Had a genetic test done to see what antidepressants/antipsych that will show which are good/bad for me. From my research seems like waste of time?
It can actually: Be helpful for some people. It can help to guide medication choice rather than losing time on medication trials for meds that don't work out. Take care. ...Read more
Has anyone had or heard of a genetic test you can have to see if you are at risk for breast cancer?
BrCA 1 and 2: We can test forcertaintypes of hereditary breast cancer caused by the brca genes 1 and 2. There is also a test for lynch syndrome that causes increased risk of polyposis colorectal cancer, breast, and uterine cancer. Tests are available for li fraumeni which is very rare. We think that more (and cheaper) genetic testing will be available in the next several years. ...Read moreSee 1 more doctor answer
No: Children born with open spina bifida are at increased risk for chiari type 2 due to lower position of posterior brain structures. There may be some increased risk for this problem in some families but there is a nutritional role and other factors also. Adults without any spina bifida history can get chiari type 1. There is no firm genetic pattern that is predictive of the chiari type 1. ...Read moreSee 1 more doctor answer
Yes and No: Genes have been identified which increase one's predisposition to alcoholism. Like many complex medical conditions, alcoholism is due to a combination of genes and environmental factors. Factors like life style, stress, exercise, and social support can have a large influence on whether someone with a predisposition actually becomes an alcoholic. ...Read moreSee 1 more doctor answer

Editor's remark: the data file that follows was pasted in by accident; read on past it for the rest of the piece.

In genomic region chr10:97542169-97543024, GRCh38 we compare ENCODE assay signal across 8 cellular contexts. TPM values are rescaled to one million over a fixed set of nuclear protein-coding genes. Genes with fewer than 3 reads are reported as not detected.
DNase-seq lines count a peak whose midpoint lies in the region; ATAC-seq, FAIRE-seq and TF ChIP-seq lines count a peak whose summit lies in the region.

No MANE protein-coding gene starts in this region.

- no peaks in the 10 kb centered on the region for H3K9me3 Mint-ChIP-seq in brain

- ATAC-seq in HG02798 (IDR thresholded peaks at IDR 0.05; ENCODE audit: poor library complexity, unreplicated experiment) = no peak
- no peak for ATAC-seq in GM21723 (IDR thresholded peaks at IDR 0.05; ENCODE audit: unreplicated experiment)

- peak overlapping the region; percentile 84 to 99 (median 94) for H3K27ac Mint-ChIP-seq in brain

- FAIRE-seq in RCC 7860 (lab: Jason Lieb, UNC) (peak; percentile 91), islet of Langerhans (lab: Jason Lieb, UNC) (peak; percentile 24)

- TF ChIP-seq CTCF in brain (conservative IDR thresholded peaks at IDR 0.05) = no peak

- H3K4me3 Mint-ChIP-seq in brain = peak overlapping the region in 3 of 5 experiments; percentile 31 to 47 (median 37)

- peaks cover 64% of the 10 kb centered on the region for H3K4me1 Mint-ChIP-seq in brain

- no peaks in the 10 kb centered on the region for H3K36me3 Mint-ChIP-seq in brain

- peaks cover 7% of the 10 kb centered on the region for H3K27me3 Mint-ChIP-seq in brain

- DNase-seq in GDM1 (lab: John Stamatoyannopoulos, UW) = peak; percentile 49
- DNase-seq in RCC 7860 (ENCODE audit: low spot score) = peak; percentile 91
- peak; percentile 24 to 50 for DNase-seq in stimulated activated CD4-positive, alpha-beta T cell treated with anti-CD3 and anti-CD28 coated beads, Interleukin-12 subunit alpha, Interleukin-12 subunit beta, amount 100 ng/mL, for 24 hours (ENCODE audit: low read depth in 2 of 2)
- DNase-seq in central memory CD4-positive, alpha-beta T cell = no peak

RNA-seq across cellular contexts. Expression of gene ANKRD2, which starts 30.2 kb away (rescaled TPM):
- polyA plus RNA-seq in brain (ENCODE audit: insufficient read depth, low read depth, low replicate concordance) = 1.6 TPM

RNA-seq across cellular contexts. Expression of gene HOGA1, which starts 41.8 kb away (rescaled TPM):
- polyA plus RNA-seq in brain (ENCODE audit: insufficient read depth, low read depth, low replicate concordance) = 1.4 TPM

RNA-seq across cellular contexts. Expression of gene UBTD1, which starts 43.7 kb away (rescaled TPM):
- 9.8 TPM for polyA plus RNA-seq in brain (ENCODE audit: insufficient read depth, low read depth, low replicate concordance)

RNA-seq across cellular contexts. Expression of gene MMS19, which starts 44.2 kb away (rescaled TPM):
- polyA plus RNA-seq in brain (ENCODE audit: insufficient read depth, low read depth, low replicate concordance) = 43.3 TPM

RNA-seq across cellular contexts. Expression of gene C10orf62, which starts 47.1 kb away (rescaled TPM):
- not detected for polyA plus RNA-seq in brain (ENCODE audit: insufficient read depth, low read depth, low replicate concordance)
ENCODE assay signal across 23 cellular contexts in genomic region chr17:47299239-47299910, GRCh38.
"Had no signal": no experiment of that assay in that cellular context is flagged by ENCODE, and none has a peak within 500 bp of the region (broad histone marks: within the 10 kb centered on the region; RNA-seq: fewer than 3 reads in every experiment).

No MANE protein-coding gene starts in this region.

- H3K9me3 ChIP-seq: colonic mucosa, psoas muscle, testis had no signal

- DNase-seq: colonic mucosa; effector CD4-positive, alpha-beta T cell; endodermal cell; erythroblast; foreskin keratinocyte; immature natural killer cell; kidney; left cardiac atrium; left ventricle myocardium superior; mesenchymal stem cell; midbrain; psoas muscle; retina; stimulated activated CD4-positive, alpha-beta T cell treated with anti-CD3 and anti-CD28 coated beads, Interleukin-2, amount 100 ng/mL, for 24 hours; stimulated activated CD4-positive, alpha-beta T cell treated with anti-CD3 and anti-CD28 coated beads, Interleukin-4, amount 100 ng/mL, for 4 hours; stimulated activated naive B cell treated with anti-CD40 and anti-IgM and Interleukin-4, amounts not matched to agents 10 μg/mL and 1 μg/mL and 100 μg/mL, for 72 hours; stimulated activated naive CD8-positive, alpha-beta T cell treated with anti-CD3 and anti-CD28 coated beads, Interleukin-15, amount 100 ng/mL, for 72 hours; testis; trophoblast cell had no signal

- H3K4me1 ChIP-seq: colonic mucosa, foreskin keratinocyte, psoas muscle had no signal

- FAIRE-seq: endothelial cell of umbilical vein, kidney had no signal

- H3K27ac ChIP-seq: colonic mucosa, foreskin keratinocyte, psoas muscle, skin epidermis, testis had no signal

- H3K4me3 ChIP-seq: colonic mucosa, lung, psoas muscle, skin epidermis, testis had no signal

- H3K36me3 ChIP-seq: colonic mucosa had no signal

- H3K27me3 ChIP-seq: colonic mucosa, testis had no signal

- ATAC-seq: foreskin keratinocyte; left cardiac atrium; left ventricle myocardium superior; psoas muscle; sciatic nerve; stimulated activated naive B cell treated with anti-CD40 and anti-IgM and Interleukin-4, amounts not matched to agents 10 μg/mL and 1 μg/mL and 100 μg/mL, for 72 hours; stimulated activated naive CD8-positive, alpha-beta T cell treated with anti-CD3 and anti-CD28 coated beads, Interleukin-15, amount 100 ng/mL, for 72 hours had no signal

Not that I am aware: Some people are keloid formers and others are not. Keloids are more likely to form in areas of high use as well. If you form keloids, consider a more balanced alkaline diet (you can google alkaline diet). Acupuncture is amazing at reducing keloids! I am unaware of a genetic test. Most are expensive, usually not covered by insurance and not necessary when these other things work so well. ...Read more
Yes: Hemolytic disease of the newborn, causing yellow skin and eyes (jaundice) with anemia, is most commonly due to a "set-up"--a blood type difference between mother and child. Blood types are caused by genes at the ABO and other loci (rhesus being most damaging), with o type or rh negative moms making antibodies to red blood cells of a or b or rh+ fetuses (if mom is o and fetus ab, baby switched), . ...Read more
Is there a genetic test in UK that can tell if a person is a poor metabolizer with Clopidogrel having two copies of each of the CYP2C19 gene.?
Phenotype is the big: Issue, not genotype, because we each live with the complex results of both genotype combined with all our complex internal controls, beyond the any gene or sets of genes alone. Since clopidgrel is a platelet suppressing, clot-slowing agent, best check clotting with & without whatever trial dosage. The best of the clotting tests is TEG, study: Thromboelastography, commonly used in hospitals. ...Read more
From a medical standpoint, "genetic" refers to the potential heritability of various medical conditions. While some conditions are inevitable (at some point in one's life) as a consequence of simple genetic heritability (eg huntington's disease), a large number of medical conditions (including all behaviorial health disorders) are the expressed final pathway of a ...Read more
By definition, it is malignant (i.e., being locally invasive and at least theoreticlally capable of metastasizing), and arises from / mimics muscle or connective tissue elements that are not marrow or immune / white cells. The sarcomas are a tremendously varied and troublesome family of tumors, though thankfully less common than carcinomas and the leukemia / ...Read more